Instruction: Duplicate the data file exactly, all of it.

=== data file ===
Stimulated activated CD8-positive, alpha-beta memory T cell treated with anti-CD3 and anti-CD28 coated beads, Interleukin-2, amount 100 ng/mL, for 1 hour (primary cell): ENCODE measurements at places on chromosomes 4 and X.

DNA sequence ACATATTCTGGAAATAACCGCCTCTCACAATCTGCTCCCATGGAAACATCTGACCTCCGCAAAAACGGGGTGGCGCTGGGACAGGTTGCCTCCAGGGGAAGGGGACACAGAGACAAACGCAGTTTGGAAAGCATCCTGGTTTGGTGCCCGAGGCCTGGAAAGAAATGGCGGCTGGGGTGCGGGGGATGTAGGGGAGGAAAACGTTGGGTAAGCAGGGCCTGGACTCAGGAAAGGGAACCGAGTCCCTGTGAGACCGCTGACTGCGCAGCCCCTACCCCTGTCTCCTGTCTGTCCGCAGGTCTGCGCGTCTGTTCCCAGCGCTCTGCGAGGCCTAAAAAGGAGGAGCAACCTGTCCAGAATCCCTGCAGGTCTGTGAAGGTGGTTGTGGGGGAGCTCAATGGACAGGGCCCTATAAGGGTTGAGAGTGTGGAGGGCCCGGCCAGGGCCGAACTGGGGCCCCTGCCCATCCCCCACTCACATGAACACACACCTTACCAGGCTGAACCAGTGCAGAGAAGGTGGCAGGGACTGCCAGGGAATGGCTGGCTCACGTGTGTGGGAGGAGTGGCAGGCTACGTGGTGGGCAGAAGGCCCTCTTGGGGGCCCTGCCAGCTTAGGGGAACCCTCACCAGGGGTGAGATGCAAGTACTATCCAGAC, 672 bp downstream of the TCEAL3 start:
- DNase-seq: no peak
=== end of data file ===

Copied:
Stimulated activated CD8-positive, alpha-beta memory T cell treated with anti-CD3 and anti-CD28 coated beads, Interleukin-2, amount 100 ng/mL, for 1 hour (primary cell): ENCODE measurements at places on chromosomes 4 and X.

DNA sequence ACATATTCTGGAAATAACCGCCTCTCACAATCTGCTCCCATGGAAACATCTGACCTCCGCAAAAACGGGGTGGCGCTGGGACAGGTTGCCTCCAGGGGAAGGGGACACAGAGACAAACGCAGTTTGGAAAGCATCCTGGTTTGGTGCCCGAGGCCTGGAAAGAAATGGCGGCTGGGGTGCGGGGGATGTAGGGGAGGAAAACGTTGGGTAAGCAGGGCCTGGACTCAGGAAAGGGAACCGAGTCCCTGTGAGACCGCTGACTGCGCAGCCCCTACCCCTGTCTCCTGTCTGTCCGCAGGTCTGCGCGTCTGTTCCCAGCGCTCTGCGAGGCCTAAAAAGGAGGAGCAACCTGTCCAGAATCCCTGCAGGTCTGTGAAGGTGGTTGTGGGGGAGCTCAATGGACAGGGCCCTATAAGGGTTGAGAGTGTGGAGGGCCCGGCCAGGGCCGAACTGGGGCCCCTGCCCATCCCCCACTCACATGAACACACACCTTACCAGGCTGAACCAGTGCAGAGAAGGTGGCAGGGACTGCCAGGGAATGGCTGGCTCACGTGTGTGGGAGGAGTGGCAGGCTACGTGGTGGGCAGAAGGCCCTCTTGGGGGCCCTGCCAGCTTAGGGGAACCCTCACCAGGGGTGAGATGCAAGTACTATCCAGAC, 672 bp downstream of the TCEAL3 start:
- DNase-seq: no peak